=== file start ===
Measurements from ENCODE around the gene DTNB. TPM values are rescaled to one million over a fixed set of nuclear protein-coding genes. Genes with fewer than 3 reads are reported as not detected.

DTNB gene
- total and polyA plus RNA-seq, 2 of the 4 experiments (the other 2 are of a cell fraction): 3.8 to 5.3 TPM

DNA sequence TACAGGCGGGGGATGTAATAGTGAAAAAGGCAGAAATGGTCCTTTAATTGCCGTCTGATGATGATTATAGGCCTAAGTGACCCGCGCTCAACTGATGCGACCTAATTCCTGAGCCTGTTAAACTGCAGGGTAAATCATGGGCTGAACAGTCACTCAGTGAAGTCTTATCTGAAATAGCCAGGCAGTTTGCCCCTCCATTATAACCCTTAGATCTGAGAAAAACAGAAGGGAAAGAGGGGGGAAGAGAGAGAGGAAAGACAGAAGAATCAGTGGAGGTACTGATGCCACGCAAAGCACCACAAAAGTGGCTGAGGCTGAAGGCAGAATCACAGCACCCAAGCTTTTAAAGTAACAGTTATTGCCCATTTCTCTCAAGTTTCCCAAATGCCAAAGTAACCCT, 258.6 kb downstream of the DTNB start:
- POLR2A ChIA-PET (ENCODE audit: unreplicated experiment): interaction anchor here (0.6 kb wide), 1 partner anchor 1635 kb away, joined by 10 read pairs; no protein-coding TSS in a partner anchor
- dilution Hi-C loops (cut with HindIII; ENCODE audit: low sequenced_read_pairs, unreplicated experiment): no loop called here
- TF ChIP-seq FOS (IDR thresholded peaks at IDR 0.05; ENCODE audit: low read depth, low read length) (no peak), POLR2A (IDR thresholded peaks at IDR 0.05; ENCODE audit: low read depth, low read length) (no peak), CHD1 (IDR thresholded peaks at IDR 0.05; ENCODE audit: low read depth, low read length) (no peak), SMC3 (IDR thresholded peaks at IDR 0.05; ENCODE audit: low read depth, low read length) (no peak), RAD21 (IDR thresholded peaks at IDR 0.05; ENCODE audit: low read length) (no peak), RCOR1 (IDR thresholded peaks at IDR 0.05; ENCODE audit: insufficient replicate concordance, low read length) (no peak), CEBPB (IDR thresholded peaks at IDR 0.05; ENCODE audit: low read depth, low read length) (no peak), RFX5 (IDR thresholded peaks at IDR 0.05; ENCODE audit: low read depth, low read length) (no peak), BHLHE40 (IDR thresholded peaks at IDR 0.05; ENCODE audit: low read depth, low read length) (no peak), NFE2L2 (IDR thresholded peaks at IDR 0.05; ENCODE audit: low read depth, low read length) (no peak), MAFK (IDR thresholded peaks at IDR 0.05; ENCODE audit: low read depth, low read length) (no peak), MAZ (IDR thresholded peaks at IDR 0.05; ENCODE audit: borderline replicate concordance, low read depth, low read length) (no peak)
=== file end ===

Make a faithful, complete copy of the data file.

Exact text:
Measurements from ENCODE around the gene DTNB. TPM values are rescaled to one million over a fixed set of nuclear protein-coding genes. Genes with fewer than 3 reads are reported as not detected.

DTNB gene
- total and polyA plus RNA-seq, 2 of the 4 experiments (the other 2 are of a cell fraction): 3.8 to 5.3 TPM

DNA sequence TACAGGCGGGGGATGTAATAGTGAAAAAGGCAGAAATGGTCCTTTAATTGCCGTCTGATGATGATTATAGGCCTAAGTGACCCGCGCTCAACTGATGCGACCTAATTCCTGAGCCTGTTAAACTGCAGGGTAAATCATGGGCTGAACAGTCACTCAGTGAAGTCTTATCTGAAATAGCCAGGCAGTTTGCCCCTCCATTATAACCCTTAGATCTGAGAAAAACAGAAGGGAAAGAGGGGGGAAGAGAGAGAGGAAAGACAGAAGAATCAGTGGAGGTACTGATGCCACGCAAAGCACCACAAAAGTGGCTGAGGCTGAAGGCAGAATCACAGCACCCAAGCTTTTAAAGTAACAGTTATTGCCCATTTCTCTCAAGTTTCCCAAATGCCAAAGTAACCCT, 258.6 kb downstream of the DTNB start:
- POLR2A ChIA-PET (ENCODE audit: unreplicated experiment): interaction anchor here (0.6 kb wide), 1 partner anchor 1635 kb away, joined by 10 read pairs; no protein-coding TSS in a partner anchor
- dilution Hi-C loops (cut with HindIII; ENCODE audit: low sequenced_read_pairs, unreplicated experiment): no loop called here
- TF ChIP-seq FOS (IDR thresholded peaks at IDR 0.05; ENCODE audit: low read depth, low read length) (no peak), POLR2A (IDR thresholded peaks at IDR 0.05; ENCODE audit: low read depth, low read length) (no peak), CHD1 (IDR thresholded peaks at IDR 0.05; ENCODE audit: low read depth, low read length) (no peak), SMC3 (IDR thresholded peaks at IDR 0.05; ENCODE audit: low read depth, low read length) (no peak), RAD21 (IDR thresholded peaks at IDR 0.05; ENCODE audit: low read length) (no peak), RCOR1 (IDR thresholded peaks at IDR 0.05; ENCODE audit: insufficient replicate concordance, low read length) (no peak), CEBPB (IDR thresholded peaks at IDR 0.05; ENCODE audit: low read depth, low read length) (no peak), RFX5 (IDR thresholded peaks at IDR 0.05; ENCODE audit: low read depth, low read length) (no peak), BHLHE40 (IDR thresholded peaks at IDR 0.05; ENCODE audit: low read depth, low read length) (no peak), NFE2L2 (IDR thresholded peaks at IDR 0.05; ENCODE audit: low read depth, low read length) (no peak), MAFK (IDR thresholded peaks at IDR 0.05; ENCODE audit: low read depth, low read length) (no peak), MAZ (IDR thresholded peaks at IDR 0.05; ENCODE audit: borderline replicate concordance, low read depth, low read length) (no peak)